Great Falls National Park

activities / Water sports

Great Falls National Park information

Washington, DC , USA
+1 703 285 2965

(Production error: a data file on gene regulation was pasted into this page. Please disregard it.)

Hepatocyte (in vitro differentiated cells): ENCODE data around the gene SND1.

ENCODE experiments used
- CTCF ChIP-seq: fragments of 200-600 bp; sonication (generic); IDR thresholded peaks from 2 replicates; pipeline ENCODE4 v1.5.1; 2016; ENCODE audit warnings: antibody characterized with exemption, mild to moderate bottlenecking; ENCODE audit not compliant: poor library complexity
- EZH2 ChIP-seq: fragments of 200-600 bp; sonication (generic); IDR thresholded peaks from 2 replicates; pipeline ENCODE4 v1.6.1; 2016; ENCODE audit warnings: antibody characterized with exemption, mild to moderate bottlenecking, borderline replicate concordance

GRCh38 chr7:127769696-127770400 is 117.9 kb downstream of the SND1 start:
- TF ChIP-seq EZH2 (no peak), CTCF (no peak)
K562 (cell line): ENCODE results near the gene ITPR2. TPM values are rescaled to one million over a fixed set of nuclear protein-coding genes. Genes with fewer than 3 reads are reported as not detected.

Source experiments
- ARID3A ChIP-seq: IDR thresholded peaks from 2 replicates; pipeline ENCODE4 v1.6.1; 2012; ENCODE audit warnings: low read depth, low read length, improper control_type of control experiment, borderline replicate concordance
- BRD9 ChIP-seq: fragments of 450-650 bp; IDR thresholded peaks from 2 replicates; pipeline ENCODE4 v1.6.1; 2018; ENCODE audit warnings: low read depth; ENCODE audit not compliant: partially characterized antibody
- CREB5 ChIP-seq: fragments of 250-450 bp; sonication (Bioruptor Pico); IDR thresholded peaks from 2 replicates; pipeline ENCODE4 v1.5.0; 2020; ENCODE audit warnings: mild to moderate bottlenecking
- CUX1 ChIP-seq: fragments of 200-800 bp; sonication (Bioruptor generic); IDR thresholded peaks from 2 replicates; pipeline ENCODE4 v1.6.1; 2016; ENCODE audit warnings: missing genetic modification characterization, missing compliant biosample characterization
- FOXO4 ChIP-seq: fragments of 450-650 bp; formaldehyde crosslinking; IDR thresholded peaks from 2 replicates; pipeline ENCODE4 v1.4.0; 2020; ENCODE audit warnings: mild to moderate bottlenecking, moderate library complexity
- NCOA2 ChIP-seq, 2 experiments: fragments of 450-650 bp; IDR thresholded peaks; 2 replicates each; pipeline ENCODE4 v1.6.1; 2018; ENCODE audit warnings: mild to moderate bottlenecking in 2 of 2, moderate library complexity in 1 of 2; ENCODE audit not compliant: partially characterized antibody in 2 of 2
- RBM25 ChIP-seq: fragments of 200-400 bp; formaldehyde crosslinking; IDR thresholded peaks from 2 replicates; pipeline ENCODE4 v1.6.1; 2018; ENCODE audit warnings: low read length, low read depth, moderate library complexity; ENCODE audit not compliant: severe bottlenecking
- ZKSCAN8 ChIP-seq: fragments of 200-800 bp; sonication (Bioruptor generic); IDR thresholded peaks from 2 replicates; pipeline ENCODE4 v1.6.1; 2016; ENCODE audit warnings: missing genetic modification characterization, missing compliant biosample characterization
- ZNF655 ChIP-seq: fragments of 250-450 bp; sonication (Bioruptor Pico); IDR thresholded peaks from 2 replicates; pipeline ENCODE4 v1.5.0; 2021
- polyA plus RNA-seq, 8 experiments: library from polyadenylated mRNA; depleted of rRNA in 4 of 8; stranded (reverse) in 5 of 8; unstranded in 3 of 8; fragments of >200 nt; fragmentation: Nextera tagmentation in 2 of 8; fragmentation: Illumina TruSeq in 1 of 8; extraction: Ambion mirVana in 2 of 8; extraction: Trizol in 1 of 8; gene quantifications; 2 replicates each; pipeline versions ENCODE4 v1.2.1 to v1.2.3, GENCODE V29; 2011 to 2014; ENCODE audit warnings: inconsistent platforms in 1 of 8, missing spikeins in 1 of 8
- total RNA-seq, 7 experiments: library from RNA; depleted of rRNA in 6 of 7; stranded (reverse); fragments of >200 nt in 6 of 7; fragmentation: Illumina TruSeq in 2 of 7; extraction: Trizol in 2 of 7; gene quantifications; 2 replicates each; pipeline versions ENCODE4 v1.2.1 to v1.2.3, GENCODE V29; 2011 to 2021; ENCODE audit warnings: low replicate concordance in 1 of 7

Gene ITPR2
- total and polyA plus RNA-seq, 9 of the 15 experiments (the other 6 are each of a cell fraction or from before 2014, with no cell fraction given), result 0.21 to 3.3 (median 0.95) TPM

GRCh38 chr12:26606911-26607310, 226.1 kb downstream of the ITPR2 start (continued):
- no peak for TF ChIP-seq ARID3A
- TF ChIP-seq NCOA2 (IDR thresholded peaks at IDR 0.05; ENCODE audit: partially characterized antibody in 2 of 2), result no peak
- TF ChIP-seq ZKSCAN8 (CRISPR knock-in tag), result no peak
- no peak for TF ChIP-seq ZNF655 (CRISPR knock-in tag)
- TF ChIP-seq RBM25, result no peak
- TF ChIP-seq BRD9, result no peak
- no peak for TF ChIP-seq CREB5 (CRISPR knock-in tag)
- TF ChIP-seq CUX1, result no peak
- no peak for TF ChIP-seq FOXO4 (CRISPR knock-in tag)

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Fourteen miles upriver from DC’s Georgetown, where the central Piedmont meets the coastal plain, the normally placid Potomac cascades 77ft down a series of beautiful, treacherous rapids known as Great Falls. The Chesapeake & Ohio (C&O) Canal was constructed to allow barges to bypass the falls. Today there are parks on both sides of the river providing glorious views of the falls, as well as hiking, cycling and picnicking spots. (The entry fee is good for three days at both parks.) The Maryland side hooks up to Georgetown via the C&O Canal Towpath, which is an excellent route for a cycling trip (it’s not paved). On the Virginia side, the falls lie in the 800-acre Great Falls National Park (703-285-2965;; admission per car/cyclist $5/3; park 7am-dusk, visitors center 10am-5pm Jun-Aug, 10am-4pm Sep-May), in the northern part of the George Washington Memorial Parkway in McLean. Several miles of trails wind through the woods and along the falls. In 1785 George Washington’s Patowmack Company built a canal here to circumvent the falls – a 0.75-mile stretch of it remains, and you can explore what’s left on foot. You can also hike among the ruins of Matildaville, a trading town that died in the 1820s as canal business declined. On the Maryland side, the falls are part of C&O Canal National Historical Park , the entrance of which is in the sprawling, wealthy suburb of Potomac. Great Falls Tavern (301-767-3714;; 11710 MacArthur Blvd, Potomac, MD; admission per car/cyclist $5/3, barge ride $5; 9am-5pm), built in 1828, holds the park visitors center, which features exhibits on the history and design of the canal locks. From April to October, the Clipper, a mule-drawn barge, cruises the canal, departing from here several times a day, on Wednesday through Sunday. From the tavern, a half-mile walk down the towpath and across a series of bridges to Olmstead Island leads to the falls overlook, which offers a beautiful view of rugged rock and roaring rapids. (The white-water is dangerous, so keep kids close.) For serious scramblers, the 2-mile Billy Goat Trail traverses mountainous rock crags, and the towpath provides an easy loop back. Other easy loop trails lead through the woods past the remains of gold-mine diggings, prospector’s trenches and overgrown Civil War earthworks. The Great Falls area is ideal for day trips (there aren’t any lodging options in the area)